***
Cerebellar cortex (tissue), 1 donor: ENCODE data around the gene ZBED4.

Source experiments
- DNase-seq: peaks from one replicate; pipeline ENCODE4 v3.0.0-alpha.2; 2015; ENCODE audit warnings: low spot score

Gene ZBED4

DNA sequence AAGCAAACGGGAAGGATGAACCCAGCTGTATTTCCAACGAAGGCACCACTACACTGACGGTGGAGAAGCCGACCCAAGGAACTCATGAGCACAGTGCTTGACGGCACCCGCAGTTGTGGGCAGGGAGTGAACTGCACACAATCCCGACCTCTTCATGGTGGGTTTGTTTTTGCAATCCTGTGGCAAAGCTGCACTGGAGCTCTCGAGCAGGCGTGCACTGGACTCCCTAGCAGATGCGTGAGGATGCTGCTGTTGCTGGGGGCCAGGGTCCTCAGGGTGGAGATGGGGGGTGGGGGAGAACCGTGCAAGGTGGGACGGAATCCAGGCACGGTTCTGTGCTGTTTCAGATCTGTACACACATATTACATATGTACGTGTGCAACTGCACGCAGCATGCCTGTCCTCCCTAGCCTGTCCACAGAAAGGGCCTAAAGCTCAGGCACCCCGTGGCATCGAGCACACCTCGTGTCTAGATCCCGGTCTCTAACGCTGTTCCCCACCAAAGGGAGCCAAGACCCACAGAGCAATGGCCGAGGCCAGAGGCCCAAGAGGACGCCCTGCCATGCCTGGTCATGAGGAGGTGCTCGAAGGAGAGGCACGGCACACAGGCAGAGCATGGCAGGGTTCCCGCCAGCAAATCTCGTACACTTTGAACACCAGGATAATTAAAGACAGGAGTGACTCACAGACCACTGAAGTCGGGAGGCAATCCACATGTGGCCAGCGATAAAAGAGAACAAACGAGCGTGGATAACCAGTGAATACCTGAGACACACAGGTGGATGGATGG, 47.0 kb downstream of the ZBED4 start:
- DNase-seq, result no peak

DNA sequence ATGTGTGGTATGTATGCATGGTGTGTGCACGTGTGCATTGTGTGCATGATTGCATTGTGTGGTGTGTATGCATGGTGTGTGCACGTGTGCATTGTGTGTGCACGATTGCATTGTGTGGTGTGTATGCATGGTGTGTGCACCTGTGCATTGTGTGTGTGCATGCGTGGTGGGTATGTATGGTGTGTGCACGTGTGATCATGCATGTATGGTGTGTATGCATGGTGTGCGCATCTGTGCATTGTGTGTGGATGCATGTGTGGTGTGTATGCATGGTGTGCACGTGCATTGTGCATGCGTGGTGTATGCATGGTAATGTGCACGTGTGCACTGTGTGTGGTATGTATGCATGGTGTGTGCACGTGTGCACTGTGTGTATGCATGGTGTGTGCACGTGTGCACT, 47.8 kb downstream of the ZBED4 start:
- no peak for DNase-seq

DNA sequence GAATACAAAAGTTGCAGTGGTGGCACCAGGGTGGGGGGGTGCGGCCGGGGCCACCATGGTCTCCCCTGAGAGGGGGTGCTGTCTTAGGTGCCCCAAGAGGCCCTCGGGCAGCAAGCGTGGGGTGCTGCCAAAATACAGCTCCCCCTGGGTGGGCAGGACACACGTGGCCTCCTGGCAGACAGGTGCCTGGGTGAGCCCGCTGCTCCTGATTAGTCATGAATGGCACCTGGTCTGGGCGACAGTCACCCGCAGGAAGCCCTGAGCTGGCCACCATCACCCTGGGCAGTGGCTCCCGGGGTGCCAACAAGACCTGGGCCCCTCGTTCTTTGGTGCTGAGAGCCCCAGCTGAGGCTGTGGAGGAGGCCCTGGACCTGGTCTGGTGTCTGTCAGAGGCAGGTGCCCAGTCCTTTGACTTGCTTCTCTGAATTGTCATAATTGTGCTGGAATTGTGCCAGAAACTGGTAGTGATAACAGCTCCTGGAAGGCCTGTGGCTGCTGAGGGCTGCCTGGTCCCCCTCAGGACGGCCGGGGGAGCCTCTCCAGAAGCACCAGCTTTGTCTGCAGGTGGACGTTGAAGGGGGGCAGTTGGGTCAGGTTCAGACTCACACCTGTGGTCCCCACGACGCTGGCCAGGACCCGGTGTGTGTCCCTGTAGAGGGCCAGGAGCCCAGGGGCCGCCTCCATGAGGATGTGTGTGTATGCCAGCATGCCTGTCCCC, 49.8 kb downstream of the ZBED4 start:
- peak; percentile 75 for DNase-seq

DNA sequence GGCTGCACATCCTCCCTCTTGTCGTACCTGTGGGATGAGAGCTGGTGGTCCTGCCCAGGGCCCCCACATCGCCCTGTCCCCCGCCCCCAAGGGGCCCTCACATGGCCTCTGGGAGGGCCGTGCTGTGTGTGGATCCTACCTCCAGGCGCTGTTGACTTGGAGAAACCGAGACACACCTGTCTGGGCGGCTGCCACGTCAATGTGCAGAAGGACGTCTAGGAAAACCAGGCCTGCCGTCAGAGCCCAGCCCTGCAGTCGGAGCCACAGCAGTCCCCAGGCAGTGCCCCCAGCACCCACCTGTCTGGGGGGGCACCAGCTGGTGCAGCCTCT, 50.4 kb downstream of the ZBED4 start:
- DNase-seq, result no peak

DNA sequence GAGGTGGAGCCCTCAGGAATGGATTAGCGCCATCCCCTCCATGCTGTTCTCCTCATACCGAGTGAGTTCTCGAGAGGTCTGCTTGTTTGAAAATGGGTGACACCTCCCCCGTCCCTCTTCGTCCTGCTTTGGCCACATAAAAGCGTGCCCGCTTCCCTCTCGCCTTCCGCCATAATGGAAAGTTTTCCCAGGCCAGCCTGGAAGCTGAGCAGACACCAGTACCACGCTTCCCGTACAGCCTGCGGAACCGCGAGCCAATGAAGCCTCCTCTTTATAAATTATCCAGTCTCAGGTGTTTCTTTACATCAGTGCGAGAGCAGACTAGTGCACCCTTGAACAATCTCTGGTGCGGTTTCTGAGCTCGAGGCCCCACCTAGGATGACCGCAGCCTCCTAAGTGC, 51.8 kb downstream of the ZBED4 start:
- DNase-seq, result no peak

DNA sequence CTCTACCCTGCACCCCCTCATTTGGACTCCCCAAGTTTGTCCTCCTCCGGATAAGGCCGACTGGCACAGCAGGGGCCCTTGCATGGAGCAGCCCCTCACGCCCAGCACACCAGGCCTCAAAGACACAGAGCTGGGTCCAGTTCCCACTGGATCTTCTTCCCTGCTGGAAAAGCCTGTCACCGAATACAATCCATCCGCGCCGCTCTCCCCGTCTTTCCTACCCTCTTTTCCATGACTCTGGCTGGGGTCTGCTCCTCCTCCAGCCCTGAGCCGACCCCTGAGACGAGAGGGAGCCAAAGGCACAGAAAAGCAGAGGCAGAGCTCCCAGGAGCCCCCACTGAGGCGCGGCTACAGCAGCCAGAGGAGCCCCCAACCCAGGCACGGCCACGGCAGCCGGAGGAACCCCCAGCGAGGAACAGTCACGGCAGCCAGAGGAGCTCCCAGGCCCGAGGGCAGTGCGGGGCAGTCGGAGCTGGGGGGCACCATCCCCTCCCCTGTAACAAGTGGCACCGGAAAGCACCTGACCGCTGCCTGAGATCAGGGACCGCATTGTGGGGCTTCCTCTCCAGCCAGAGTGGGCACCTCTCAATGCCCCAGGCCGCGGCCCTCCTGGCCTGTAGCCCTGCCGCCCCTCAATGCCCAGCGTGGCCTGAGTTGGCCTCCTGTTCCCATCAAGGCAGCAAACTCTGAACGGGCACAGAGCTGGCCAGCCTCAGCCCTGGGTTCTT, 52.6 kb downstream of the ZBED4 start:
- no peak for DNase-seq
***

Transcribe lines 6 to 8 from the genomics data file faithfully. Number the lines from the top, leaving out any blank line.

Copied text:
- DNase-seq, result no peak

DNA sequence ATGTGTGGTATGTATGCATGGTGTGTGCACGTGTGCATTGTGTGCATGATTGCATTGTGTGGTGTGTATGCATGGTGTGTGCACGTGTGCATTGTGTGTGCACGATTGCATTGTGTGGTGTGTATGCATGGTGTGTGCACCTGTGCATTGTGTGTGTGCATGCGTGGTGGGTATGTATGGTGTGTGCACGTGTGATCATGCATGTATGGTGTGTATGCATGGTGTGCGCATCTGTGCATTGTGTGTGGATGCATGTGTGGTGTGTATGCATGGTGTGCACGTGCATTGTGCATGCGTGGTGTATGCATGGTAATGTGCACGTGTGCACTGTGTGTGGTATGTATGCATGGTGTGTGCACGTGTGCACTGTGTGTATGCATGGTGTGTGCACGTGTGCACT, 47.8 kb downstream of the ZBED4 start:
- no peak for DNase-seq